Cyber-crime is recognised as one of the greatest threats to businesses around the world, and with company and government data becoming increasingly reliant on the internet, it is critical that their computer systems are protected from malicious attacks or data breaches.
As a result, there has been a huge global increase in the investment and expansion of cyber-security personnel. But supply is far from meeting demand with 75 percent of UK IT chiefs claiming that the cyber-security candidate shortage is making them an easier target for hackers (Centre for Strategic and International Studies). As well as a general need for a good talent pool, there is also a need for more women within the industry. According to the Women's Society of Cyberjutsu (WSC), women only represent 11 percent of the world's information security workforce.
Why are there so few women in the technology industries?
In recent years we have seen events such as Cyber Security Challenge's ‘Women in Security, Today, Then and Tomorrow', looking to understand the root causes of the gender disparity in the technology sector.
Held in October 2013 at Bletchley Park, sponsored by Raytheon UK and organised by Cyber Security Challenge (CSC), the function celebrated the history of women in cyber-security and discussed the need to attract more females into the field. In attendance were veteran women code breakers from WWII and their modern counterparts working as cyber-security specialists.
Also present at the event was Baroness Neville-Jones, a patron of CSC, who highlighted the opportunities for women in cyber-security today. "There's a great career here with status and recognition across broad swathes of society", going on to explain that cyber-security jobs exist in a huge range of sectors, from the music industry to finance. "Let's promote these opportunities to our sisters!" she added.
A roundtable discussion held in May 2013, hosted by WSS, BIS and the Cabinet Office of Cyber Security and Information Assurance (OCSIA) set out to explore and examine the difficulties and opportunities for women working in cyber-security along with those wanting to enter a career in the field. The attendees compromised of men and women from Industry, Government, academia and recruitment, making their findings broad yet fair. A reoccurring point raised at the discussion was that the generalised perception of cyber-security as a “nerdy” and purely technical field was potentially discouraging prospective female employees.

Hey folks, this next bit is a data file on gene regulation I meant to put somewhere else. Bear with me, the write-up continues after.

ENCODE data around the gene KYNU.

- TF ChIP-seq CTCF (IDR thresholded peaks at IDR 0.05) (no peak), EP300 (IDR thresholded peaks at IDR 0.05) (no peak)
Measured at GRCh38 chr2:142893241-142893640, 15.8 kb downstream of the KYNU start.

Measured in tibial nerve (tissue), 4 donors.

Having originally acknowledged the lack of women in cyber-security in 2013, the industry has since progressed to exploring the reasons for this. The industry is keen to look deeply into this issue and to find resolutions, with many ideas coming from women themselves. In 2016 Nuix hosted a Women in Technology panel discussion. Held at the User Exchange; panellists discussed the social biases that women face in the technology industry.
Nuix's Corey Tomlinson asked the panel "How does the bias faced by women in the industry affect them?" Angela Bunting from Nuix explained, “It's an unconscious bias that we have that's ingrained when we grow up. Google has done some fascinating work in this area showing that we naturally associate men and women with different types of jobs”. Angela continues "So when it comes to women in 'masculine' industries such as maths, technology, law, engineering and sciences, traditionally it's a very challenging perspective for them to rise up". Angela's solution to the issue was to empower individuals to think and respect people for their skills and attributes, rather than the biases we're left with.
A recent Financial Times report suggested that a lack of role models keeps women out of cyber-security and that the old-boys' networks still dominate the industry when it comes to hiring staff.
The future of women in cyber-security
Diana Balasa, a Network Security Engineer for Ricoh UK (and current Northumbria University London MSc Cyber Security student) said "for me, education played an important part in this matter. As a child, from my mother to my teachers, I was encouraged to study foreign languages and social sciences because this was more suitable for a woman.